Terror at the seaside: we all get hysterical about gulls

Let’s talk about wild beasts. Specifically, let’s talk about gulls, since they’ve been in the news here lately. They’re vicious creatures who dive bomb innocent civilians and steal their ice cream cones. Visit to the coast and you’re gambling with your life and your sanity. I’m exaggerating, but at least I admit it.

Yes, friends, the British press is getting hysterical again, so let’s settle for just one link. Enough is plenty.

A rare relevant photo, although it's from Belgium, not Cornwall. From Wikimedia, by Loki11.

A rare relevant photo, although it’s from Belgium, not Cornwall. From Wikimedia, by Loki11.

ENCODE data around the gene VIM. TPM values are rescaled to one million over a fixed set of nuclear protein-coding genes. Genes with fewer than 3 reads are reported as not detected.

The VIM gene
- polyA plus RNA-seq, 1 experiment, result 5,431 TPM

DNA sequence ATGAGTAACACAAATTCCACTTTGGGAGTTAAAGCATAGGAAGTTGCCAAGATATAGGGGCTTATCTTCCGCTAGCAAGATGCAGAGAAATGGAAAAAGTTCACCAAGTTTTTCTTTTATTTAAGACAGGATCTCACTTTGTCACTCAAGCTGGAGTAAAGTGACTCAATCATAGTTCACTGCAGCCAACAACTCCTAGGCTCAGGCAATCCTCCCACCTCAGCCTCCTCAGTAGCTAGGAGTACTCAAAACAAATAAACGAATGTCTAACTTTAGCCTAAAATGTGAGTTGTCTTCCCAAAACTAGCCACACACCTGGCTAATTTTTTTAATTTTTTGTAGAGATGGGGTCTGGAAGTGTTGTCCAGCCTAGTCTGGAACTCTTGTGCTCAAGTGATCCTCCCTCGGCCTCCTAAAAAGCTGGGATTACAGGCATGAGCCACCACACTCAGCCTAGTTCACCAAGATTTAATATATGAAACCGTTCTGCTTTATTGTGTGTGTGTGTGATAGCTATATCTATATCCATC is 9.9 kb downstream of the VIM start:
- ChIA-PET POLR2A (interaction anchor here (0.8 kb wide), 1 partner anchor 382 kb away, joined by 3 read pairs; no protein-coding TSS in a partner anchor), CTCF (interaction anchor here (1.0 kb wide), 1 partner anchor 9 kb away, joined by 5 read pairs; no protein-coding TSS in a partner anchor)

Before I tell you the terrible tales, I should let you know what I’ve learned about gulls:

They’re not really called seagulls. They’re gulls, and since we’ve already irresponsibly established that they’re vicious we don’t want to make ‘em mad, so we’ll call them what they want to be called. If you don’t believe me that they don’t like being called seagulls, just ask one.

If you dare.

According to Wikipedia, they’re “of the family Laridae in the sub-order Lari. . . . An older name for gulls is mew . . . This term can still be found in certain regional dialects.”  That, irrelevantly, explains a song that mentions seamews. I always wondered what they were. Play nice or I’ll sing it to you.